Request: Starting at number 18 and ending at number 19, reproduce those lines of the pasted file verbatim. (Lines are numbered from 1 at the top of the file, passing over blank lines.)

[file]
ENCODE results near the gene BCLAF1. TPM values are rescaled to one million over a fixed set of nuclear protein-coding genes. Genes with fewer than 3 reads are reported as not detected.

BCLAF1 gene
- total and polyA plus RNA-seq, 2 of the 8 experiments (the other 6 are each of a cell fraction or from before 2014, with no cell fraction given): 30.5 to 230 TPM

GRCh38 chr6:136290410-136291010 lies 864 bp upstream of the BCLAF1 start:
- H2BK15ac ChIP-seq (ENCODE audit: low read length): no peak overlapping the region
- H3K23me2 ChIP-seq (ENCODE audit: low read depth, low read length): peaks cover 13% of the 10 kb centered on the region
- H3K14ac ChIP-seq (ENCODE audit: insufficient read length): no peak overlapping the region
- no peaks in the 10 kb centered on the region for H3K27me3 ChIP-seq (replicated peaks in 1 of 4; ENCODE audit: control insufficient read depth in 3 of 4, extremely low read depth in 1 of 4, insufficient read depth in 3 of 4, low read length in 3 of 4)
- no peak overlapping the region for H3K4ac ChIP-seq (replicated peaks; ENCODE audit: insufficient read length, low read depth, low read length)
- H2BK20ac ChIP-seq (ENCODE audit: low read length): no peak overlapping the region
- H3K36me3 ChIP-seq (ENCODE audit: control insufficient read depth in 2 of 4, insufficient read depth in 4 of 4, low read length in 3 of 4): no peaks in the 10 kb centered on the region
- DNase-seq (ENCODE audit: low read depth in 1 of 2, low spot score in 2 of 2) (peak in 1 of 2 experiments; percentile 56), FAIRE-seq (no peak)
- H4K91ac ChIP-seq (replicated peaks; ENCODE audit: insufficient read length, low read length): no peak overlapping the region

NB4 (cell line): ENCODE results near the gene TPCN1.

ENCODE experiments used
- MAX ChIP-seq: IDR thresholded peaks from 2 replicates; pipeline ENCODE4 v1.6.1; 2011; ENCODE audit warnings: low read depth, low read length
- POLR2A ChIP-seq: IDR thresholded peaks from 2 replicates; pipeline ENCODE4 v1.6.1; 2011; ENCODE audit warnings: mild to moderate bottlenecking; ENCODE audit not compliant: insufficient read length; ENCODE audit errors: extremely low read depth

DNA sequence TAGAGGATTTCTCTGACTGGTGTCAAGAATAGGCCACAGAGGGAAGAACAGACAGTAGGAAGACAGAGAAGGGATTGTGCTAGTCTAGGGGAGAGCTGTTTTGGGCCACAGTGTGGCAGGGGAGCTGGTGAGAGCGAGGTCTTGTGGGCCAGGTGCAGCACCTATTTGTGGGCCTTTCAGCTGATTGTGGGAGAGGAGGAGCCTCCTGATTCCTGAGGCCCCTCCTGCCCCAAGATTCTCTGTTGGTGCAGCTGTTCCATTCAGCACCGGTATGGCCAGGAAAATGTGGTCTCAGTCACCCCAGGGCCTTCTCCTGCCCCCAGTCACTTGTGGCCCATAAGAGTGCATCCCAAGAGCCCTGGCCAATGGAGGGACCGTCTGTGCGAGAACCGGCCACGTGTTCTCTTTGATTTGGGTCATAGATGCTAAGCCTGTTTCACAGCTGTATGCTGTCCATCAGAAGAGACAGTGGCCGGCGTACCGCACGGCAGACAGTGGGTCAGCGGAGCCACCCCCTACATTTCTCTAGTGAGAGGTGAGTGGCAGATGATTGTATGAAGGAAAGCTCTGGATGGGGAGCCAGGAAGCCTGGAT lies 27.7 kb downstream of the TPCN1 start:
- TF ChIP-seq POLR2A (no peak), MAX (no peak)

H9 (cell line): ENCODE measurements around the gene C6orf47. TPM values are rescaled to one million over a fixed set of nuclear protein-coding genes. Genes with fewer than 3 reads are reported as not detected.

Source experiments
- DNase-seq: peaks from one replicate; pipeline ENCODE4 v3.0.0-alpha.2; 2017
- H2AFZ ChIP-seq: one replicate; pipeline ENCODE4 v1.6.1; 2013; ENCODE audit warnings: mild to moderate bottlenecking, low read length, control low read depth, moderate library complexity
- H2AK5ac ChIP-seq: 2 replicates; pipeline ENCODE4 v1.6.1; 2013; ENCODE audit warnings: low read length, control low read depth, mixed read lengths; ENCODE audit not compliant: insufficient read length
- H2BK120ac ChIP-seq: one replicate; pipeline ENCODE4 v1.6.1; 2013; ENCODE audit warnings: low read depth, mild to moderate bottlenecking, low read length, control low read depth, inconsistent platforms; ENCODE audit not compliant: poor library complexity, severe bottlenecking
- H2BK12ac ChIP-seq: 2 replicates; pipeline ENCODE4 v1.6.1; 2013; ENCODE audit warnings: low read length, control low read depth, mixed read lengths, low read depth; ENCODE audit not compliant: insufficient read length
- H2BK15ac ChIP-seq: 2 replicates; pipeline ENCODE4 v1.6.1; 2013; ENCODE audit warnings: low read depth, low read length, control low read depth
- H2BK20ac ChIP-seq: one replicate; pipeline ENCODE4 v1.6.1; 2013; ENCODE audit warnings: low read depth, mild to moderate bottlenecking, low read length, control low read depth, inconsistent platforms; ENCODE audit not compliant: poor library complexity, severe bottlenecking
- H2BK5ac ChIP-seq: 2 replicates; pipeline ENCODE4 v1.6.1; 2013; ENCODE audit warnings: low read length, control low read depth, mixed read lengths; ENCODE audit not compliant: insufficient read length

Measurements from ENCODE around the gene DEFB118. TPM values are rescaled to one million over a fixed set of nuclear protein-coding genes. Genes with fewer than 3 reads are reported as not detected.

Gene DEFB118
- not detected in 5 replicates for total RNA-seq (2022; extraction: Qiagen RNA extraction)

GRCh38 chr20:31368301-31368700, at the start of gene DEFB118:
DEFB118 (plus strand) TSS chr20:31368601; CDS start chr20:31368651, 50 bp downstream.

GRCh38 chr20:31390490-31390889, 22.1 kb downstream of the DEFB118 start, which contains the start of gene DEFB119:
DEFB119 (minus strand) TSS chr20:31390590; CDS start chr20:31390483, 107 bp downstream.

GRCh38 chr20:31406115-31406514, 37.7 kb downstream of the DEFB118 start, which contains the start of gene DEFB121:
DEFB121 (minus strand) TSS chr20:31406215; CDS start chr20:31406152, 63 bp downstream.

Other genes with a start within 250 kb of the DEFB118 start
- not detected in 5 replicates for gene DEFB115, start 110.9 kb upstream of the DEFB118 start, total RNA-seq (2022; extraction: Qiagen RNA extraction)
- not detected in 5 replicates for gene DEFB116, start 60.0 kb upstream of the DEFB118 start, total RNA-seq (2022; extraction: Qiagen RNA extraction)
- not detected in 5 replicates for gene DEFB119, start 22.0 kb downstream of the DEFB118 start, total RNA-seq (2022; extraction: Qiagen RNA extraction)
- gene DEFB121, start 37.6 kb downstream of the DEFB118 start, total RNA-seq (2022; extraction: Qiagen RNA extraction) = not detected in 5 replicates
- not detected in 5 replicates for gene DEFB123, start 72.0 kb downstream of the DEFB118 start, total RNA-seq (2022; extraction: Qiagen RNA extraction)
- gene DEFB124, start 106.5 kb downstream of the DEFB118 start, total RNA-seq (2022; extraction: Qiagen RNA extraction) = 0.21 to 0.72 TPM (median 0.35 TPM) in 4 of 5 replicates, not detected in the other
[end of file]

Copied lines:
DNA sequence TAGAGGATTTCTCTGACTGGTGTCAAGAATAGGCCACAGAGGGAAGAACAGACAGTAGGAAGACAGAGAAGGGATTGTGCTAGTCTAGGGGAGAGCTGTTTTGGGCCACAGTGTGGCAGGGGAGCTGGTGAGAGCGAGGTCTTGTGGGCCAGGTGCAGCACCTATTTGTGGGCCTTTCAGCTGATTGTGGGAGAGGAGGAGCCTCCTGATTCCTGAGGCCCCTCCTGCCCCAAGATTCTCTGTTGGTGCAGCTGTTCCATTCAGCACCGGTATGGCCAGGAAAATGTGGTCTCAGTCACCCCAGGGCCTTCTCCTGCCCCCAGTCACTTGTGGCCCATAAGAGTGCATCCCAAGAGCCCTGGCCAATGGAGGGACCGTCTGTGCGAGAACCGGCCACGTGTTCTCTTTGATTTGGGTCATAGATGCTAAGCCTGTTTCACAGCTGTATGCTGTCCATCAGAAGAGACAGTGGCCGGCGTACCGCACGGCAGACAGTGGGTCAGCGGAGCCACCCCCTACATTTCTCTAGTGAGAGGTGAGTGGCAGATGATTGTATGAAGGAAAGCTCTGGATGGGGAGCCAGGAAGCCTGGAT lies 27.7 kb downstream of the TPCN1 start:
- TF ChIP-seq POLR2A (no peak), MAX (no peak)